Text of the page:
“Occupy Wall Street Takes Aim at Student Debt,” Yahoo reported on November 28, 2011:
With the ever-increasing chance of eviction facing “Occupy” movements across the country, Occupy Wall Street has been forced to consider its next step. Whether the movement morphs into a political group capable of reform through the ballot box is yet to be seen. However, some specific action is already taking place. One thing Occupy Wall Street has taken aim at is the growing student loan debt carried by the nation’s college students. Here are some interesting facts relating to the “Occupy” campaign and student debt in general.
* According to Washington Square News, protesters in Zuccotti Park are trying to gather one million signatures from students vowing to ignore their loan payments. The campaign is consistent with the “Occupy” movement’s larger belief that college education is a fundamental right of citizens.
Past performance is no guarantee of future results, as this New York Post story titled “Columbia offers ‘Occupy 101’” highlights today:
Does getting pepper-sprayed count as extra credit?
Columbia University is offering a new course on Occupy Wall Street next semester — sending upperclassmen and grad students into the field for full course credit.
The class is taught by Dr. Hannah Appel, who boasts about her nights camped out in Zuccotti Park.
As many as 30 students will be expected to get involved in ongoing OWS projects outside the classroom, the syllabus says.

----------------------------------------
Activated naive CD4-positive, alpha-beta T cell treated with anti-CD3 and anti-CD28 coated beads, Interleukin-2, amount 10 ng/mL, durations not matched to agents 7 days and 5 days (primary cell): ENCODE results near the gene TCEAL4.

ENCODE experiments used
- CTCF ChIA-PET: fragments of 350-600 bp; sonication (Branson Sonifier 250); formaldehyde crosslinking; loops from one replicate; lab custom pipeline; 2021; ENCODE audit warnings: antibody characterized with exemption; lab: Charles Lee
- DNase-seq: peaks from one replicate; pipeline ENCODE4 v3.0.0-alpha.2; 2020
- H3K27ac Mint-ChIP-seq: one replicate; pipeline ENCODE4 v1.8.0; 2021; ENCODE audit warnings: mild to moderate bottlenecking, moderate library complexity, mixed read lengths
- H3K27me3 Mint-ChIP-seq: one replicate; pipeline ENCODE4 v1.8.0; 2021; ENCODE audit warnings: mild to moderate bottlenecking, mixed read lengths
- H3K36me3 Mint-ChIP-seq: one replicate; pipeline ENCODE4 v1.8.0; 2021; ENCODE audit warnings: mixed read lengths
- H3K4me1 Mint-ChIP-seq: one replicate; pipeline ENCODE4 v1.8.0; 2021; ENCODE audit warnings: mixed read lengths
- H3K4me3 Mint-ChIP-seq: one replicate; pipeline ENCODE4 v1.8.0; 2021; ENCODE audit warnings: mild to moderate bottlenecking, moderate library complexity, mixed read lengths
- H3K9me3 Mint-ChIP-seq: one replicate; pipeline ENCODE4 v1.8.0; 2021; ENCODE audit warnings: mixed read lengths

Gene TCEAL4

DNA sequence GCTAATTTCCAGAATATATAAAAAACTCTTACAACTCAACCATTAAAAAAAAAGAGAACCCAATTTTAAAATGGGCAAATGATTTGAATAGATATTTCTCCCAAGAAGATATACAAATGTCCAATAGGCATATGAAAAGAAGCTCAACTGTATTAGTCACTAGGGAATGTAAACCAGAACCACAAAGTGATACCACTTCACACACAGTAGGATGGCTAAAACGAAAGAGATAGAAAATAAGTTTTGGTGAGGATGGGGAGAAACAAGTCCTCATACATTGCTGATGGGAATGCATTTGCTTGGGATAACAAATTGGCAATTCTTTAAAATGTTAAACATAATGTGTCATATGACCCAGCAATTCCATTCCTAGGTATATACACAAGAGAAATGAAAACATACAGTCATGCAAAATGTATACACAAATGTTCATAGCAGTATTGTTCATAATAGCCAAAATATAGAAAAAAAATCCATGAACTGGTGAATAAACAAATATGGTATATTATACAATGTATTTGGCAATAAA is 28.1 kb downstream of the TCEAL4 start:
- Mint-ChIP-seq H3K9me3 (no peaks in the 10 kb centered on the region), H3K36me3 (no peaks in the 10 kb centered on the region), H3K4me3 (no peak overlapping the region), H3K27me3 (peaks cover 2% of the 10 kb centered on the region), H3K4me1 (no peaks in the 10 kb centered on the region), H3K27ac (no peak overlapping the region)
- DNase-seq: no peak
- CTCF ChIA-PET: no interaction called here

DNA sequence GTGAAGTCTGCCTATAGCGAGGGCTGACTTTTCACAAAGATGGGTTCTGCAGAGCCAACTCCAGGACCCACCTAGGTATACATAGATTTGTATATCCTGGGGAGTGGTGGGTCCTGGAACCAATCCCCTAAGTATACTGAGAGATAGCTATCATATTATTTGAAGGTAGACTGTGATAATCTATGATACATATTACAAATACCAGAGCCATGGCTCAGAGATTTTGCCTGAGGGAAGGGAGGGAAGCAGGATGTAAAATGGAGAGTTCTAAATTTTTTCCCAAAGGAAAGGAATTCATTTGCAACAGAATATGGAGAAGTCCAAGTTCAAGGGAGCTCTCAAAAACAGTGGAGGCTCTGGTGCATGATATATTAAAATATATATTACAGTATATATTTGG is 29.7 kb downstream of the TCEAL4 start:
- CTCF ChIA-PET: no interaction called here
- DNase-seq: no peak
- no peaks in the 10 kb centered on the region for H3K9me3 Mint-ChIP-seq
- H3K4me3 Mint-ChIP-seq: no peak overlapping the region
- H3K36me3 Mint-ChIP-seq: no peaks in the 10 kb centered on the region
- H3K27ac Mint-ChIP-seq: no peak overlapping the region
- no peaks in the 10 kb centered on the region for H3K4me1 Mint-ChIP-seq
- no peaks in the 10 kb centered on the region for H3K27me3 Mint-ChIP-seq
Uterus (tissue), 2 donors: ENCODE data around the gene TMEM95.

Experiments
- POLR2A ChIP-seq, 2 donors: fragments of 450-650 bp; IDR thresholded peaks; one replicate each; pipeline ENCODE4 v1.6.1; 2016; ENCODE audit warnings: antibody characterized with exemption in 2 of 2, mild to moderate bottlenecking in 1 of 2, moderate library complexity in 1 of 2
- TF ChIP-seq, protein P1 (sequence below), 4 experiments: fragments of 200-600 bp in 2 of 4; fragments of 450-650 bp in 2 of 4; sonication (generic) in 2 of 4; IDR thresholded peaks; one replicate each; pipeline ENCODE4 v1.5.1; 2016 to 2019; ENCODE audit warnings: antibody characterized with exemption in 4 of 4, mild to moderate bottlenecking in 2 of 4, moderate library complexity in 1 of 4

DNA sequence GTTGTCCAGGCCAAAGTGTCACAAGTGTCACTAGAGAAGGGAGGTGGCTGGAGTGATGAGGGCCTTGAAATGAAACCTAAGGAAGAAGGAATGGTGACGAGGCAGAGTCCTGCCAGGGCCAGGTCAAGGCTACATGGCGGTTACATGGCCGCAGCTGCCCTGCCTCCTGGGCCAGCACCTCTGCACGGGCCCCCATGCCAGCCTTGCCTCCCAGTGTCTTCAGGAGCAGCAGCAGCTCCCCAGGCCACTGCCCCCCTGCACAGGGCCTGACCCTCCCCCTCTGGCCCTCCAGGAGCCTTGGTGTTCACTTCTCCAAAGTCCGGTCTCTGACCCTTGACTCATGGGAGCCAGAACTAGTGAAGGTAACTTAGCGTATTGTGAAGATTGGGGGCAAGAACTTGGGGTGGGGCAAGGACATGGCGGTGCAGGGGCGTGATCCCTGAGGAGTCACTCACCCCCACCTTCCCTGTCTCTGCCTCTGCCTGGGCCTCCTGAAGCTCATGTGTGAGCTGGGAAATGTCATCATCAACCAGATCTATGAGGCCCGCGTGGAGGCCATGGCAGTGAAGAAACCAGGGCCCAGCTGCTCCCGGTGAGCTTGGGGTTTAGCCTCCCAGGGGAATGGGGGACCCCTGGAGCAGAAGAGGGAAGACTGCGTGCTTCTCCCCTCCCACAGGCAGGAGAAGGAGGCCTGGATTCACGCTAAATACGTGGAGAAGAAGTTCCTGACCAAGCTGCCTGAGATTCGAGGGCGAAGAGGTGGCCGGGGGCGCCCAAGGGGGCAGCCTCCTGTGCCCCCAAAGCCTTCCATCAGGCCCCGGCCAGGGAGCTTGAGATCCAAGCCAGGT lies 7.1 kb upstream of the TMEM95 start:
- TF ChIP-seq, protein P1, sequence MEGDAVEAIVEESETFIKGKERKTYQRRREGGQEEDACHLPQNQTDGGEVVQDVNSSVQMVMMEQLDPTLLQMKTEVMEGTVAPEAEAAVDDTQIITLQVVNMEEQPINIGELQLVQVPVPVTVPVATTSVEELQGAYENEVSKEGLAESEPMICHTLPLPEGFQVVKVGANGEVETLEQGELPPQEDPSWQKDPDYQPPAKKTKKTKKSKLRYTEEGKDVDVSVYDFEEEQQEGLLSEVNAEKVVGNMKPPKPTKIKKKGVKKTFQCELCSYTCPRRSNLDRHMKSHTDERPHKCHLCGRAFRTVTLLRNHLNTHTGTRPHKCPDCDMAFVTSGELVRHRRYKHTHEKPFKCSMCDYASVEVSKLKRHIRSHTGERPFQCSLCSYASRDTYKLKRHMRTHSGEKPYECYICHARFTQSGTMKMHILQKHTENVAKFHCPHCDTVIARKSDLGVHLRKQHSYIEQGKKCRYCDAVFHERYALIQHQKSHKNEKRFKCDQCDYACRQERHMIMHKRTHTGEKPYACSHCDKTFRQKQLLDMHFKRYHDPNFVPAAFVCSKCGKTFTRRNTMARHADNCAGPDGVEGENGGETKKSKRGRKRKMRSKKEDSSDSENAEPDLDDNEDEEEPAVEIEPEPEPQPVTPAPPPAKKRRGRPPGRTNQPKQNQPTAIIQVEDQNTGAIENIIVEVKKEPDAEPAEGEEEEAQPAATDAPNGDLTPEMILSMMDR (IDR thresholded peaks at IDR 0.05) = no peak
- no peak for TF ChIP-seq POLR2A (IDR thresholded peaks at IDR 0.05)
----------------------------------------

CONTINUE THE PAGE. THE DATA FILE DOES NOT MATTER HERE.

The class will be in the anthropology department and called “Occupy the Field: Global Finance, Inequality, Social Movement.” It will be divided between seminars at the Morningside Heights campus and fieldwork.
In recent months, Glenn Reynolds has extensively explored the growing danger of a higher education bubble about to burst. But allowing students to rack up more student debt studying a moment obsessed with nullifying their mounting student debt seems much more like a higher education Mobius Loop. Although to be fair, it does perform a useful, if unintended function for employers, making it that much easier to screen out undesirable new hires.
Related: “Occupy Movement Comes to Elementary Schools,” PJM columnist J. Christian Adams reports at Big Government, noting at one point, “Remember, these are third graders.” Gotta get ‘em while they’re young.
More: In contrast to the above cycle of postmodern nihilism, at the American Enterprise Institute, James Pethokoukis wonders if education reform is the future of supply-side economics:
Education reform, in particular, should be the next great battleground for supply-siders. And just as the supply-side tax revolution started at the state level with California’s Proposition 13 in 1978, supply-side education reform is starting local, too, in Wisconsin and New Jersey as Republican governors there battle government teachers unions. This is going to be one my big policy themes for 2012, and hopefully I won’t be alone.
I don’t think he will be.